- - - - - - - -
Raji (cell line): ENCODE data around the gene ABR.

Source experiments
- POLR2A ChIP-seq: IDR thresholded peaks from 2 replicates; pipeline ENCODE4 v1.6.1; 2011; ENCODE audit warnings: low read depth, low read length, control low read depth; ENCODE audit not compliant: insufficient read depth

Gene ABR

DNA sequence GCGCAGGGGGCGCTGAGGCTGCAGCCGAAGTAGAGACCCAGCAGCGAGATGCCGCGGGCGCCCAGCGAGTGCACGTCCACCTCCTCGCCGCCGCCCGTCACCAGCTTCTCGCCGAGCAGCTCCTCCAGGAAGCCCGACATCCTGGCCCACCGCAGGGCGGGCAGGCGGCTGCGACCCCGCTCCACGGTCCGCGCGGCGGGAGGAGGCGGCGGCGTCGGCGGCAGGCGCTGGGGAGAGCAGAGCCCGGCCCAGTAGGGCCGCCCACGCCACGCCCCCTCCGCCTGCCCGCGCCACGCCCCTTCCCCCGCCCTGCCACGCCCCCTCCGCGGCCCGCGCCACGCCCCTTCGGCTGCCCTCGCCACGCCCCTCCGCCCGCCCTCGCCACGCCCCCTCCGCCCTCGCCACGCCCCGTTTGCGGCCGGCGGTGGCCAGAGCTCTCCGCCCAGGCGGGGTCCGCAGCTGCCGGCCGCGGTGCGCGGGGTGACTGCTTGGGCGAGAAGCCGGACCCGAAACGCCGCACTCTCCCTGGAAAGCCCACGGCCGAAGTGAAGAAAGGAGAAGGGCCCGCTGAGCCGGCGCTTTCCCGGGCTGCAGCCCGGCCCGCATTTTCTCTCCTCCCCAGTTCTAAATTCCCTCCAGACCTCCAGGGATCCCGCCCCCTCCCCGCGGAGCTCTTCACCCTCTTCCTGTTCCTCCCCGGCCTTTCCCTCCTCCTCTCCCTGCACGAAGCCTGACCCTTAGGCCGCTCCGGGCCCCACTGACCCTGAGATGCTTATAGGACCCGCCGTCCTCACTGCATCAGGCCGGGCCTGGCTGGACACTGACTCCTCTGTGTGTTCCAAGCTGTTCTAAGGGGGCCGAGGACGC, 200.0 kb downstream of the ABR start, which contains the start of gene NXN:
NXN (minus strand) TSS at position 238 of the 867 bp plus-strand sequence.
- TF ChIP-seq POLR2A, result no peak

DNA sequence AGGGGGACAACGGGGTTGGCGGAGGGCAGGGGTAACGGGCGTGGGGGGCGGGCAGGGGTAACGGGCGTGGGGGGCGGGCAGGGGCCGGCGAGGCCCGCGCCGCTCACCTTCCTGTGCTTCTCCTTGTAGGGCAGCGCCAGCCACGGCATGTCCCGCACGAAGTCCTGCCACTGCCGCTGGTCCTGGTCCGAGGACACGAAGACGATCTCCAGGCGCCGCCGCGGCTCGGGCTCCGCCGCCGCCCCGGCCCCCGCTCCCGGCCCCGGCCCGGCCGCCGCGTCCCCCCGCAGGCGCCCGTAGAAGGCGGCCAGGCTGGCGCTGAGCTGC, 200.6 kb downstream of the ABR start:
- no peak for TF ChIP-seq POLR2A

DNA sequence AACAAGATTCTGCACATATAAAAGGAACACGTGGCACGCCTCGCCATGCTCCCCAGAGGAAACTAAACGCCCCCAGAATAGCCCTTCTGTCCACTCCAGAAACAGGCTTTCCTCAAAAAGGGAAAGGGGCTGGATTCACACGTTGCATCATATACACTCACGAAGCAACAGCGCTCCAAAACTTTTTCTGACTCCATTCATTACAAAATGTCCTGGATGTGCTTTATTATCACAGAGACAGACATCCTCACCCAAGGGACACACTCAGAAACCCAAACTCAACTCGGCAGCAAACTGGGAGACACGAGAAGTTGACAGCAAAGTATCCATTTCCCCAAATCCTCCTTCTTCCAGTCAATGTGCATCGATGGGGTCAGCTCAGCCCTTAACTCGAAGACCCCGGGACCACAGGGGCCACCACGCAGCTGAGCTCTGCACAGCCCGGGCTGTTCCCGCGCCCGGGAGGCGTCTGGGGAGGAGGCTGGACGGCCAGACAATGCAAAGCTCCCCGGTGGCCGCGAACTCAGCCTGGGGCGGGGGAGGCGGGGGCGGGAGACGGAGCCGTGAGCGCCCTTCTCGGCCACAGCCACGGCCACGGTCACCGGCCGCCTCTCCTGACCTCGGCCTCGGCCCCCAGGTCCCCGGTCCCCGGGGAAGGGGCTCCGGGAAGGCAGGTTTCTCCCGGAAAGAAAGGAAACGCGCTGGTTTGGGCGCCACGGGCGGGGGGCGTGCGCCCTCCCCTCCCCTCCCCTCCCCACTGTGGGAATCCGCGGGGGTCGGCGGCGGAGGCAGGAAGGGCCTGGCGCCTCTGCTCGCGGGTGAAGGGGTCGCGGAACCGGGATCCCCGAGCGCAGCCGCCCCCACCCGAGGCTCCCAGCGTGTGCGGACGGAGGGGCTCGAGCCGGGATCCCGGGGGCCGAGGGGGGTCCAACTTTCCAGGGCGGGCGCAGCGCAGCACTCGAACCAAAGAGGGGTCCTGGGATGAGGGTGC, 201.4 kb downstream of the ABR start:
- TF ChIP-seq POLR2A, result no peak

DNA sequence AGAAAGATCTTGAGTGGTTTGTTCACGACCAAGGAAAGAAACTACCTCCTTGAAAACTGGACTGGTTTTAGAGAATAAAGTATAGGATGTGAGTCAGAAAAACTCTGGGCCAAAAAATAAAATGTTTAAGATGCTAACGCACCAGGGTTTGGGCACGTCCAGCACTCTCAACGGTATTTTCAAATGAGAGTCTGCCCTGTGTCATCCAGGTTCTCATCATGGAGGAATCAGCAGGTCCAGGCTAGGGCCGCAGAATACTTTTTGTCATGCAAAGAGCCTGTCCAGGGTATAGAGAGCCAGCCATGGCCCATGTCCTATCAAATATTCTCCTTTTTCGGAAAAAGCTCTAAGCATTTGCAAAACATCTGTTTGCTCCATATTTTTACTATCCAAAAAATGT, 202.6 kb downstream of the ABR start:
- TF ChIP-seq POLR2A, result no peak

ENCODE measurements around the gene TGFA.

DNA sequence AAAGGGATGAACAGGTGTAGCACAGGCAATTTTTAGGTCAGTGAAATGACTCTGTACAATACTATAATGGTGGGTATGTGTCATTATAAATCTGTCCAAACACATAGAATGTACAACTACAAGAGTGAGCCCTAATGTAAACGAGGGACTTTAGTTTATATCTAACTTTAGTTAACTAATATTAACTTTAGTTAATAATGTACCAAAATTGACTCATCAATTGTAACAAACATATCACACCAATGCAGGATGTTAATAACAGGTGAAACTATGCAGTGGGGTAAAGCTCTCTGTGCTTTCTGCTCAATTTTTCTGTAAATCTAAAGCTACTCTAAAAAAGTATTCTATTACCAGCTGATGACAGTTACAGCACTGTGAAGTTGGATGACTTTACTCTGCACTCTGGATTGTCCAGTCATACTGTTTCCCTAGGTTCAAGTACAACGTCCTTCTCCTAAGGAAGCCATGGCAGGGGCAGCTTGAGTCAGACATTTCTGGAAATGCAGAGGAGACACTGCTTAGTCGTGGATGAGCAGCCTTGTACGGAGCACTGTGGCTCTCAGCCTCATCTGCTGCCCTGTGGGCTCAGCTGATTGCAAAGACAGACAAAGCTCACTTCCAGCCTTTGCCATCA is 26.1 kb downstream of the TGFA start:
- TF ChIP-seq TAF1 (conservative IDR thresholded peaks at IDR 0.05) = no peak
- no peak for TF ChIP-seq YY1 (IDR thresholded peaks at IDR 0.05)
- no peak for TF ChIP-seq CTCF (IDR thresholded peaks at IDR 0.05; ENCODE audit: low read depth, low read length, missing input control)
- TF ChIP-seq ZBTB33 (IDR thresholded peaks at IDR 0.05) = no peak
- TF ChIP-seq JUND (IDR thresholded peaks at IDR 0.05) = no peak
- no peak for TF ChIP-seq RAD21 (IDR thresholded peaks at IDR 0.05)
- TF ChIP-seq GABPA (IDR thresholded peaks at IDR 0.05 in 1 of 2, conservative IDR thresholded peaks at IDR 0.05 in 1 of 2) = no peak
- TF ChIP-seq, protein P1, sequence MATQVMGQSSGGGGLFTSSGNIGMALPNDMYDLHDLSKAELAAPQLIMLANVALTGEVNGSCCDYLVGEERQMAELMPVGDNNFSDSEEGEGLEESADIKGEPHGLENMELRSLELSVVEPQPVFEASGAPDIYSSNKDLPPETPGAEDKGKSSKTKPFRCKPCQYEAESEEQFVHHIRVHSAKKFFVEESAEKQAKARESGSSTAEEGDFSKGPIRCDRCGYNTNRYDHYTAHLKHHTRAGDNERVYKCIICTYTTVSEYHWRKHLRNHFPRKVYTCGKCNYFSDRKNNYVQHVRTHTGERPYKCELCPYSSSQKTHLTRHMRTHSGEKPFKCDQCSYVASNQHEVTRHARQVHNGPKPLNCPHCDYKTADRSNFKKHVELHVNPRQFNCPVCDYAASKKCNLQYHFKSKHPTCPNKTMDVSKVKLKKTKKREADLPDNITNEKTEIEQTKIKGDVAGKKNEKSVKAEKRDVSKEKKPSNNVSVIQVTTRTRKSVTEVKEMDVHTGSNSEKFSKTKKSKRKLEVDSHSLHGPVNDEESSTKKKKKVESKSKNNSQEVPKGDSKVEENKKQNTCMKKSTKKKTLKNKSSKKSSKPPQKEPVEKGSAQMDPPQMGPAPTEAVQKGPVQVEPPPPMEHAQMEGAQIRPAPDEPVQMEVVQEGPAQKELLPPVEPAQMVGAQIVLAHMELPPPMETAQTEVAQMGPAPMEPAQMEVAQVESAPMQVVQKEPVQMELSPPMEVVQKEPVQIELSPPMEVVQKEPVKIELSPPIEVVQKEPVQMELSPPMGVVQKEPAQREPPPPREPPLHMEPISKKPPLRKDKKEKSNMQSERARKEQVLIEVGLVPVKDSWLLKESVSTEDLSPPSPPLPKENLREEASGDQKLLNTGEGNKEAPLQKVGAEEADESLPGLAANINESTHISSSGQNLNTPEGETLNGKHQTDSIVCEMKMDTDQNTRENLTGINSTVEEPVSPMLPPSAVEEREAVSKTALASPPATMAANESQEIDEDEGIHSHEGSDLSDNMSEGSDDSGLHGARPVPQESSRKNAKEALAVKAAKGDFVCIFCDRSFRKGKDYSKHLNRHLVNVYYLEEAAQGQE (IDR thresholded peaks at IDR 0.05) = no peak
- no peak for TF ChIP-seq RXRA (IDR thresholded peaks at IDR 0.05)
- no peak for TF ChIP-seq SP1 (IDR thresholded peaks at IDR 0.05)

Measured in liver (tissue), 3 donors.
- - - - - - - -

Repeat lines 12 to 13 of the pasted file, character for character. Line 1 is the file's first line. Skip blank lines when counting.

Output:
DNA sequence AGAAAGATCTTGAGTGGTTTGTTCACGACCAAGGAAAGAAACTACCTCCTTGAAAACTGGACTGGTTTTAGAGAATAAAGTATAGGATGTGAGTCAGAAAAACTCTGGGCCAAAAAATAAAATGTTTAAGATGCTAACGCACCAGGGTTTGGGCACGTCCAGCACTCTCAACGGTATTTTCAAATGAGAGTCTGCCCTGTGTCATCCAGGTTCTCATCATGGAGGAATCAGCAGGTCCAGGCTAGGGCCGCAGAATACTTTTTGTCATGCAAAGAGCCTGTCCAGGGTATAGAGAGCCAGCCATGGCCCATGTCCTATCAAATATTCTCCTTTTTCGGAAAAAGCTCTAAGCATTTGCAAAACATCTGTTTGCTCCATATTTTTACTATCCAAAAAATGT, 202.6 kb downstream of the ABR start:
- TF ChIP-seq POLR2A, result no peak